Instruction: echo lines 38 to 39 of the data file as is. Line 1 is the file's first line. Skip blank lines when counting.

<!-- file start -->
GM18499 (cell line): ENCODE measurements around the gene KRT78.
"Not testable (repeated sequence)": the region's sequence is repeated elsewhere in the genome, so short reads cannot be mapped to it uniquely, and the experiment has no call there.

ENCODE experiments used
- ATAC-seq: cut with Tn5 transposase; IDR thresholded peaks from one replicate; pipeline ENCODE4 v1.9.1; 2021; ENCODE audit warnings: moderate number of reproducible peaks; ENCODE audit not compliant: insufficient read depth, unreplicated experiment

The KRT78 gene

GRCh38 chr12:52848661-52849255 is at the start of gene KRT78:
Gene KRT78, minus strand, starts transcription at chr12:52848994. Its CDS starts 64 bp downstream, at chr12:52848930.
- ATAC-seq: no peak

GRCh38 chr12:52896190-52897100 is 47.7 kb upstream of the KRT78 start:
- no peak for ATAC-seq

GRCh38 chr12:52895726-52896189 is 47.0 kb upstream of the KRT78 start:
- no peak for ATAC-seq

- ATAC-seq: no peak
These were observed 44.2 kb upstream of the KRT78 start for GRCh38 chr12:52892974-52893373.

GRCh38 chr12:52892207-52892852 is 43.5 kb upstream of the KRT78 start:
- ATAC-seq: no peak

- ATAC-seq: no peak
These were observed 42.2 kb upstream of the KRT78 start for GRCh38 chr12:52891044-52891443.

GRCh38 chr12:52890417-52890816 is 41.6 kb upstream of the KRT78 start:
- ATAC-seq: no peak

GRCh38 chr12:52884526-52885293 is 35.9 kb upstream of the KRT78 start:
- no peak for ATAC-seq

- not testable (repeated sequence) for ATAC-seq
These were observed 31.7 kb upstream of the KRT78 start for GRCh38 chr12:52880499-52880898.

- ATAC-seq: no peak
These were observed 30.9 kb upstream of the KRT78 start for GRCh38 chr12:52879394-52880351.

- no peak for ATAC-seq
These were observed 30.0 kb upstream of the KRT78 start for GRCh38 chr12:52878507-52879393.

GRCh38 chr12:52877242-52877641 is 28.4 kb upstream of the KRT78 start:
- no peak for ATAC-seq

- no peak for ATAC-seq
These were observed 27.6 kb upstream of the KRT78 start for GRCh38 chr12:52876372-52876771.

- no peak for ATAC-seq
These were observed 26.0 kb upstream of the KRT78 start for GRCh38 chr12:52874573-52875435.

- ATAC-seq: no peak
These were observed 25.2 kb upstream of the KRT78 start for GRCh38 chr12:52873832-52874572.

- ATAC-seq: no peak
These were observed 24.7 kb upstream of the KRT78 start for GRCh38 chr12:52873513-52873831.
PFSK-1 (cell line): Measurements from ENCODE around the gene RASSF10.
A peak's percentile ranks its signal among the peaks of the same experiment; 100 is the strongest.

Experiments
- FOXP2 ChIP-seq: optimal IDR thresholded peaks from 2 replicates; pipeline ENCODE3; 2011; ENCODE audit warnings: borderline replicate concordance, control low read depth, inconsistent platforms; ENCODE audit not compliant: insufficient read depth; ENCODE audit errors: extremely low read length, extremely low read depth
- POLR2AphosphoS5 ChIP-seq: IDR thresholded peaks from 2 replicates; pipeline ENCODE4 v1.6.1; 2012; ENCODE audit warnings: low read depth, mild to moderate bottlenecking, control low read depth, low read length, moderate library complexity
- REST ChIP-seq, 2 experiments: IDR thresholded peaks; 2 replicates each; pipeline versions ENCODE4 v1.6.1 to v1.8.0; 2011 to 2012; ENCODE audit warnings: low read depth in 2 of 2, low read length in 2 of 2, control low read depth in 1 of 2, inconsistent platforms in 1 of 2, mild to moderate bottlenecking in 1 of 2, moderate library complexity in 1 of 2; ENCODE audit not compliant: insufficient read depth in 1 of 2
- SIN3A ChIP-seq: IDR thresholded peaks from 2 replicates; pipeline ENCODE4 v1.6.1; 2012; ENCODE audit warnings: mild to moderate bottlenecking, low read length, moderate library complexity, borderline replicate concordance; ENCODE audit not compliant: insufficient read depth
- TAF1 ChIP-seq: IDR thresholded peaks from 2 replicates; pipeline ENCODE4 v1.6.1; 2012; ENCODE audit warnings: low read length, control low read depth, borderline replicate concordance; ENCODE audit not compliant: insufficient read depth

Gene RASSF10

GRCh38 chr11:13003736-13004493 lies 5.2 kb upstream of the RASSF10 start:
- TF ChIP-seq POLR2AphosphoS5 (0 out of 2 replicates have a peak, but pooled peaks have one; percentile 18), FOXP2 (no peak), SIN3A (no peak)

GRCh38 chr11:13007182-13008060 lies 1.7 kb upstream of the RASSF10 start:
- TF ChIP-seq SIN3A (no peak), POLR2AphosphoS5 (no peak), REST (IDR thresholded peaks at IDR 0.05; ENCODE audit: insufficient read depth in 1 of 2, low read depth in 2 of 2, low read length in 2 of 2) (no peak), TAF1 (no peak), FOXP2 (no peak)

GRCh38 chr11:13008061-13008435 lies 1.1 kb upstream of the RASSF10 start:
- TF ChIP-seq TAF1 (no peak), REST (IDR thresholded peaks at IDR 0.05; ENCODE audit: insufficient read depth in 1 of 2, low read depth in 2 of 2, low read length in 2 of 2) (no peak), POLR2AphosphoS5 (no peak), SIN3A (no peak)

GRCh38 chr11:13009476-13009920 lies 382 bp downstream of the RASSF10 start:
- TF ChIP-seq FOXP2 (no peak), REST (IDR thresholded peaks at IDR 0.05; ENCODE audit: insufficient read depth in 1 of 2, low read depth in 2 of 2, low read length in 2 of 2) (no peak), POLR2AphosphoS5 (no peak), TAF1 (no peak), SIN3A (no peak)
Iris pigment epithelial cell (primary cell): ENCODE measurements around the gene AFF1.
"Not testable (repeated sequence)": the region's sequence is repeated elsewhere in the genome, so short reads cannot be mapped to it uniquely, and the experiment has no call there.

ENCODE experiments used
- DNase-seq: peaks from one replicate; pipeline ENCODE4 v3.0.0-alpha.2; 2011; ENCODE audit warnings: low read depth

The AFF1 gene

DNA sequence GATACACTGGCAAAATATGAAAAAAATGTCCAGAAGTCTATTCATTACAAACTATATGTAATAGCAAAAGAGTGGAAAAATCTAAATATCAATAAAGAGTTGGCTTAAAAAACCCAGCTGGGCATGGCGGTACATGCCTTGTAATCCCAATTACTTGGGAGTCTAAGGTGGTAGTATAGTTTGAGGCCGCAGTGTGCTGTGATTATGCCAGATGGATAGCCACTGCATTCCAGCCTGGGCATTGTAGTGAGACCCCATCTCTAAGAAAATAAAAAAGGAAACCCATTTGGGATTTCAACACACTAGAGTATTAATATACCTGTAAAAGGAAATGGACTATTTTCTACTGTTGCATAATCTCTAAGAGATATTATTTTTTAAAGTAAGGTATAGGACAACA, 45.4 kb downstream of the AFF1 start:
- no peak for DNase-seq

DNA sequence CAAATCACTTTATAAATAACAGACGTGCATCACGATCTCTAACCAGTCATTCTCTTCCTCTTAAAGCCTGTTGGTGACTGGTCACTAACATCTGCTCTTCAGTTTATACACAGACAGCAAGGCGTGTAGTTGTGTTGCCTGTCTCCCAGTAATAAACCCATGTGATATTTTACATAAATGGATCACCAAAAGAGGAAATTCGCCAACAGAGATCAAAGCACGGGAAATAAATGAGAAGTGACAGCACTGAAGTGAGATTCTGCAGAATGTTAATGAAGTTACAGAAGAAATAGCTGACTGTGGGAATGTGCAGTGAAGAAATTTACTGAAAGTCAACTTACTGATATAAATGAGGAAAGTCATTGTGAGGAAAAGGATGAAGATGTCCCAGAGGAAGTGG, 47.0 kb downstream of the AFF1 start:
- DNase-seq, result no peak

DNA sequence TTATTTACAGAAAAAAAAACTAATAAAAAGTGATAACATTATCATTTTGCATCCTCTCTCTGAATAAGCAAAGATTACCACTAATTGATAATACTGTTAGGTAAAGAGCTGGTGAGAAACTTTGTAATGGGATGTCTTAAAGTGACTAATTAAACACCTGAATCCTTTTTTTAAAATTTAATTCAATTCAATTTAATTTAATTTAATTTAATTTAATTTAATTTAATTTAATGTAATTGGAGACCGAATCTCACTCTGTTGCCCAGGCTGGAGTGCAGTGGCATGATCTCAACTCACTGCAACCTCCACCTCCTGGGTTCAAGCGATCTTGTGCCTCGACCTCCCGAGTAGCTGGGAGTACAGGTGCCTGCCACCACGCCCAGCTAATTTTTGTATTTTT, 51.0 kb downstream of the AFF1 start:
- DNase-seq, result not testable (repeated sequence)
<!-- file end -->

These were observed 24.7 kb upstream of the KRT78 start for GRCh38 chr12:52873513-52873831.
PFSK-1 (cell line): Measurements from ENCODE around the gene RASSF10.